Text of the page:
Farm Ireland
Independent.ie

Monday 27 March 2017

Adverse weather keeps commodity prices high

Elevated agricultural commodity prices will remain this season as unfavourable weather impacts production, offering little chance to replenish stocks, according to Rabobank.

In its monthly overview of the commodities market, Rabobank said: "Weather is currently the focal point for agricultural markets, supporting prices and increasing volatility.

"The tight supply of many products requires favourable conditions for production to replenish stocks and meet growing demand, but in many producing regions adverse weather conditions are threatening output potential, and markets are reacting by pricing in production risks."

In Europe, excess rain during harvest threatens to downgrade wheat quality for the second year running, the report states.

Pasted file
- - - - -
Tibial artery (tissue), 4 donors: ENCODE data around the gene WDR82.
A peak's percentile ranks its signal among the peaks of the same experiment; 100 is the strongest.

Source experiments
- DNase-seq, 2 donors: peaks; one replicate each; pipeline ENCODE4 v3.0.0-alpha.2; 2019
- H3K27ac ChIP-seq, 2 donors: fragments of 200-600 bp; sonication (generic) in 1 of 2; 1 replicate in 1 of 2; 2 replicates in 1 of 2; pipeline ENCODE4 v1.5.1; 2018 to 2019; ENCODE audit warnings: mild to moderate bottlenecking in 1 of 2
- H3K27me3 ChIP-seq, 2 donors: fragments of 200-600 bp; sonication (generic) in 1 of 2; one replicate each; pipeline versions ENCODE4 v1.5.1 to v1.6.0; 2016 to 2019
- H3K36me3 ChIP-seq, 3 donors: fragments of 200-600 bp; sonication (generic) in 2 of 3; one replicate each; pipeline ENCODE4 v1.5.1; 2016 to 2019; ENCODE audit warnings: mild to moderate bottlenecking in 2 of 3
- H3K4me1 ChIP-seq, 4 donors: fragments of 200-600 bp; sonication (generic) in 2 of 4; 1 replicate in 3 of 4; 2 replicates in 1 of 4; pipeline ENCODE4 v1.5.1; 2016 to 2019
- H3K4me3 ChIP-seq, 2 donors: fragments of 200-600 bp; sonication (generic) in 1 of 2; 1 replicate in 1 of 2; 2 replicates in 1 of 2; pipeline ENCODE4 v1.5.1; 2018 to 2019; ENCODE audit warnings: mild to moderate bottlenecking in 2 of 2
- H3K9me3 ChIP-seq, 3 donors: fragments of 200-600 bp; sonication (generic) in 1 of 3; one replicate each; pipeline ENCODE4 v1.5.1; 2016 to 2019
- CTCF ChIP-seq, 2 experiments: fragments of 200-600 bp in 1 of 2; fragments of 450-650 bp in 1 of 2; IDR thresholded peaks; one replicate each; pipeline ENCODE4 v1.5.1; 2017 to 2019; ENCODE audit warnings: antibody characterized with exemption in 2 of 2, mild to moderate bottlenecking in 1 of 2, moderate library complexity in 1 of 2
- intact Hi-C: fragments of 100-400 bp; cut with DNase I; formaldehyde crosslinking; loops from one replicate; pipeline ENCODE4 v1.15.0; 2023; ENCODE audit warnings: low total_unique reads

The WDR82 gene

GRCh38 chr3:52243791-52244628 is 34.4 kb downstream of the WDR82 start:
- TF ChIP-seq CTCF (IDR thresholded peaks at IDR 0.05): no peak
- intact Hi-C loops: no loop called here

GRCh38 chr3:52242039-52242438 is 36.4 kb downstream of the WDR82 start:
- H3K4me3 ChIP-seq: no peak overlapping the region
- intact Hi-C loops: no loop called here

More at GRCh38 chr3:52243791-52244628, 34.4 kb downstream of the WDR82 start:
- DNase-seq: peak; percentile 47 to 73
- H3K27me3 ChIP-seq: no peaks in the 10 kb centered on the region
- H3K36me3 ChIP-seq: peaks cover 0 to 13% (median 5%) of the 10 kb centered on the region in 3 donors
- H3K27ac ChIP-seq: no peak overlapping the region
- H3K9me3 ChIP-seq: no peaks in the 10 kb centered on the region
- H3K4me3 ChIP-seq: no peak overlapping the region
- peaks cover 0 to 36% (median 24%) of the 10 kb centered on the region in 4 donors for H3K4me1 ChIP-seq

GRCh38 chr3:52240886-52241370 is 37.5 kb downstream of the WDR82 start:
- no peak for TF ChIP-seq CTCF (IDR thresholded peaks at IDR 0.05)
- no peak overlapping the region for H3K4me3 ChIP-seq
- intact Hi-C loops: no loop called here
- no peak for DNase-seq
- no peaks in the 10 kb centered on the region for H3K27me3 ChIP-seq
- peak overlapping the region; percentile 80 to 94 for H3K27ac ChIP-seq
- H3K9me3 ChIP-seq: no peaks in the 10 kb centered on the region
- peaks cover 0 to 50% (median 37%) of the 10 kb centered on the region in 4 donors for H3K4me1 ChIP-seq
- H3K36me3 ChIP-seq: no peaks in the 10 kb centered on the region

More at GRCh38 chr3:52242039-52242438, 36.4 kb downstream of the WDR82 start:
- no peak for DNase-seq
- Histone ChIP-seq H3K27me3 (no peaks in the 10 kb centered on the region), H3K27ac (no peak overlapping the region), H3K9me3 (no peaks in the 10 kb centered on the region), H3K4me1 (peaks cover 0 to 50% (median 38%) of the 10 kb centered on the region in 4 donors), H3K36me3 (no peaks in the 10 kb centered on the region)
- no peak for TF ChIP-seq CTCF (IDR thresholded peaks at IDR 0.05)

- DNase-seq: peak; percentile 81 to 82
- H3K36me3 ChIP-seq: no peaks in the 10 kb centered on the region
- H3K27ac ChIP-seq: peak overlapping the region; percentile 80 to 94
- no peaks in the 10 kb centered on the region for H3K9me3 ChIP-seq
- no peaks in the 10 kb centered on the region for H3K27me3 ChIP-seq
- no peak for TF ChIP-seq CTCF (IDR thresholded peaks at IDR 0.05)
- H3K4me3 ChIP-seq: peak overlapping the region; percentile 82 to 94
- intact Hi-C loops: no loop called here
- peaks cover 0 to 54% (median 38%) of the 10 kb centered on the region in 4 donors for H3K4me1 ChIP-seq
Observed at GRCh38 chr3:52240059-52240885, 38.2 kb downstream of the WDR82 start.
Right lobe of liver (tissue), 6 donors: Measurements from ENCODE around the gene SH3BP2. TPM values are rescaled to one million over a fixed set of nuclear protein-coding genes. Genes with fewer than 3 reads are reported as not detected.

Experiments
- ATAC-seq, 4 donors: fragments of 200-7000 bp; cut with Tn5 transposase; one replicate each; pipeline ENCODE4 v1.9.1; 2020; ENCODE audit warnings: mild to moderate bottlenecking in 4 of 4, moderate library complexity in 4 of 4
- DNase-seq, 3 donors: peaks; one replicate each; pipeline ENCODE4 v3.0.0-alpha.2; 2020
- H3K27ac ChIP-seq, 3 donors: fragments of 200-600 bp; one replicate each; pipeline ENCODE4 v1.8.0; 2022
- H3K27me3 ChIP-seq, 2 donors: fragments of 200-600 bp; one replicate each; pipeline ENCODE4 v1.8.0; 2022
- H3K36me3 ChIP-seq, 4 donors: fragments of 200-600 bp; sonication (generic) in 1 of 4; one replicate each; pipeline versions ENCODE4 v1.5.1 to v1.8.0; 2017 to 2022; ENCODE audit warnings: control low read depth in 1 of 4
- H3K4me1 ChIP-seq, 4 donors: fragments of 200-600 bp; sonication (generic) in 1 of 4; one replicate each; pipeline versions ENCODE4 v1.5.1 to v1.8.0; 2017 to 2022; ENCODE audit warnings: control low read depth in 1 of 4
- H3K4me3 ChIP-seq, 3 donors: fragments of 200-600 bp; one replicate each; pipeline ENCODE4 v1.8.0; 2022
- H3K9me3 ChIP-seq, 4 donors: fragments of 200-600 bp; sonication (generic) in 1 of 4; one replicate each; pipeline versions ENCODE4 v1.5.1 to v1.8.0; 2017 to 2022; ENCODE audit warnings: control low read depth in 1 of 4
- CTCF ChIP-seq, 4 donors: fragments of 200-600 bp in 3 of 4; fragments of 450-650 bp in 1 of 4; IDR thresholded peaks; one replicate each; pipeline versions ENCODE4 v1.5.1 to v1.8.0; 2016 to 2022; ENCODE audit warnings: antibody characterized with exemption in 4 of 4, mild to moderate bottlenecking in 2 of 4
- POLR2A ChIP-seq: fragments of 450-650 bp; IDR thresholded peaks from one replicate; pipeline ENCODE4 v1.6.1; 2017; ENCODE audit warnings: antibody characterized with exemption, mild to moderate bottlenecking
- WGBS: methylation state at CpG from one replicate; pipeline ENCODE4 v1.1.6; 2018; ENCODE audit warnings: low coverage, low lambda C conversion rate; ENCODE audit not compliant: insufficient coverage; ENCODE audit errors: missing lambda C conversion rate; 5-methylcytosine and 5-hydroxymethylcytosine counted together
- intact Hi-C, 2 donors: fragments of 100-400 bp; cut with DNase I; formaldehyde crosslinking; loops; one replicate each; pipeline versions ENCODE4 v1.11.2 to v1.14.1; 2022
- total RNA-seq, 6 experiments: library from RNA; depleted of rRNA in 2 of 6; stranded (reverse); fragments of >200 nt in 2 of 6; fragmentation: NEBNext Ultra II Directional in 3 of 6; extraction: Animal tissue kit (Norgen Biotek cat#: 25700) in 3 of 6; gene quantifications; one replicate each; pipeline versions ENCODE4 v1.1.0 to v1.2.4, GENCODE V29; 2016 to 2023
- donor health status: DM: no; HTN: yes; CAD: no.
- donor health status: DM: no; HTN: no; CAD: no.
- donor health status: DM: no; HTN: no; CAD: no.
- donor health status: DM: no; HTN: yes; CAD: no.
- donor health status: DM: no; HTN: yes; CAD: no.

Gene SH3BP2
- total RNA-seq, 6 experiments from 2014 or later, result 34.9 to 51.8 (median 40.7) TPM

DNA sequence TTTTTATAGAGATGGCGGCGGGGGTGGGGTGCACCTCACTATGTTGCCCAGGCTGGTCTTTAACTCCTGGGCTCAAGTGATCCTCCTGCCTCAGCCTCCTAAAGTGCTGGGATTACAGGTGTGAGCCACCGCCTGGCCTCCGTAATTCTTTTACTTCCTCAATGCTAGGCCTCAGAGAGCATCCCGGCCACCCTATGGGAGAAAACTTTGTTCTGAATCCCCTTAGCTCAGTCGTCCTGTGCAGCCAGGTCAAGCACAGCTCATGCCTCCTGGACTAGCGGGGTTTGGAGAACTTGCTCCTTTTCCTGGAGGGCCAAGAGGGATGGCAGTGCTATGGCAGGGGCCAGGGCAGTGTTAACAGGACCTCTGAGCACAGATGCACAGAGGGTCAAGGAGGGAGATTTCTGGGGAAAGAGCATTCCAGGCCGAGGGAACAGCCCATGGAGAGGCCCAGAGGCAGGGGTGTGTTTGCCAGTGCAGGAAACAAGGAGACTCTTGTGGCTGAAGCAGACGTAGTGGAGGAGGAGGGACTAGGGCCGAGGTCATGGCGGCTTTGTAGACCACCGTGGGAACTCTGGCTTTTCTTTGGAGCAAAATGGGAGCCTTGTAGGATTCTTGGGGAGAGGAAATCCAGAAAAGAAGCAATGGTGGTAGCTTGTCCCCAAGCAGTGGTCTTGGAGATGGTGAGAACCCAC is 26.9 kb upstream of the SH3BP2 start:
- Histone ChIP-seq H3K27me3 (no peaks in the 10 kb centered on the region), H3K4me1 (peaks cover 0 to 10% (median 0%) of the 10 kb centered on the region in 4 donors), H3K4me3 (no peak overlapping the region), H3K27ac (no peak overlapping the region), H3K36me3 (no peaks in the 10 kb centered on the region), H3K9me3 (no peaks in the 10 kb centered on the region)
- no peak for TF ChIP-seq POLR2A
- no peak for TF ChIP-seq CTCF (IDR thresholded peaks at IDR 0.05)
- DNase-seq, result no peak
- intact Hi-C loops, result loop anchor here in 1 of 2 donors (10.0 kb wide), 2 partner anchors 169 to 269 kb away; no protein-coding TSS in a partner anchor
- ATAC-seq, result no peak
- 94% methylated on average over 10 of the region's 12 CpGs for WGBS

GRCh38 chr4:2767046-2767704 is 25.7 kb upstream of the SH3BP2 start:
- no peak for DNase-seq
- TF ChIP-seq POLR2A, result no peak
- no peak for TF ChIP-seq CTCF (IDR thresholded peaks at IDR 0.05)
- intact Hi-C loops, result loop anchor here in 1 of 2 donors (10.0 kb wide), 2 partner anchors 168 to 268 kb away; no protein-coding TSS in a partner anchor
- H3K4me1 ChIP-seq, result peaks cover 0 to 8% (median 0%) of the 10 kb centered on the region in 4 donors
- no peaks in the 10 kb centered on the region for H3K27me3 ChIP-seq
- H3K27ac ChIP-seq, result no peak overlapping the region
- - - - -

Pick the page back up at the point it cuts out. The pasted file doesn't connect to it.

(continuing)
Hot and dry conditions in the US are "imperilling" the corn, wheat, soybean and cotton crops and the Brazilian sugar crop has been revised lower due to weather conditions.

Rabobank states: "There is simply not sufficient inventory levels in many markets to cope with below trend production which supports our outlook for prices remaining at elevated levels throughout the 2011/12 season."

The next two months' weather in the US will have a major influence on corn price, which threatens Rabobank's earlier forecast that prices would ease.

Soybean prices are likely to outperform corn, with lower than expected US production.


US and global soybean stocks are expected to decline in 2011/12, which will "support prices in order to ration demand".

Russia has lifted its grain export ban (introduced in August last year) which dragged world wheat export market prices lower in June.

However, they have since "recovered strongly" amid global weather concerns, according to Rabobank.

This volatility is expected to continue as diverging forces impact the market.

A surplus is forecast this season, albeit less than originally expected, but prices are still expected to ease.

However, lower production output in Brazil is a concern.

Indo Farming